Brain Structure and Function

, Volume 214, Issue 5–6, pp 411–417 | Cite as

Right insula for our sense of limb ownership and self-awareness of actions



Normally, we are aware that our arms and legs belong to us and not to someone else. However, some stroke patients with hemiparesis/-plegia after right-sided stroke show a disturbed sensation of limb ownership and a disturbed self-awareness of actions and such patients with anosognosia for hemiparesis/plegia typically deny their paresis/-plegia and are convinced that their limbs function normally. They may experience their limb(s) as not belonging to them and may even attribute them to other persons. Modern lesion analyses techniques in such patients and recent neuroimaging results in healthy subjects suggest a prominent role of the right insula for our sense of limb ownership as well as for our feeling of being involved in a movement—our sense of agency. We thus hypothesize that the right insular cortex constitutes a central node of a network involved in human body scheme representation.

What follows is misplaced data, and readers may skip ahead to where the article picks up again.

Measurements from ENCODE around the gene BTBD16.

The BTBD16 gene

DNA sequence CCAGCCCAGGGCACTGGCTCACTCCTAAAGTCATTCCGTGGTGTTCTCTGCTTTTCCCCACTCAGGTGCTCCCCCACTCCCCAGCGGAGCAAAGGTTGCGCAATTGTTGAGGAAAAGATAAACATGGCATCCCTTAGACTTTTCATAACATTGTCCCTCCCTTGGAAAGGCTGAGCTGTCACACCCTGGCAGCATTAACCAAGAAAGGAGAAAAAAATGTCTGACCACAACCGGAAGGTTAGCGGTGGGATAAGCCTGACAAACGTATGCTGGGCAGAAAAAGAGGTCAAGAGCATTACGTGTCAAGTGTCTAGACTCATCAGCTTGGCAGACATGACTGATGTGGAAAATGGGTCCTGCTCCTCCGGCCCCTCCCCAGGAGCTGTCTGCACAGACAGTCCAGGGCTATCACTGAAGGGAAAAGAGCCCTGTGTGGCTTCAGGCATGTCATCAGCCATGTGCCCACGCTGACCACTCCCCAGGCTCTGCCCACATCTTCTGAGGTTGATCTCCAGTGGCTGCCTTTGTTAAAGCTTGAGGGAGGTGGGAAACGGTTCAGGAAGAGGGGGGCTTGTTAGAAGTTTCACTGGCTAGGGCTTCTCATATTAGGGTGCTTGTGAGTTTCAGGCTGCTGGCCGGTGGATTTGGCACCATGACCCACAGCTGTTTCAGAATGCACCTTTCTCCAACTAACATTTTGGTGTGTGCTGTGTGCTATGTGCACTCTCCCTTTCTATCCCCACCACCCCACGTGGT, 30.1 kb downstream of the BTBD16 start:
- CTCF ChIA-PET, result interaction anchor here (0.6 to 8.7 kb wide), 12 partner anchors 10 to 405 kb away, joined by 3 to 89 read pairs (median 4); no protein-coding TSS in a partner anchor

Anosognosia Insula Hemiparesis Limb ownership Agency Intention Motor control Stroke Human 



This work was supported by the Bundesministerium für Bildung und Forschung (BMBF-Verbundprojekt “Räumliche Orientierung” 01GW0641) and the Deutsche Forschungsgemeinschaft (KA 1258/10-1).


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Copyright information

© Springer-Verlag 2010

Authors and Affiliations

  1. 1.Section of Neuropsychology, Center of Neurology, Hertie-Institute for Clinical Brain ResearchUniversity of TübingenTübingenGermany
  2. 2.Department of NeurologyUniversity of MainzMainzGermany

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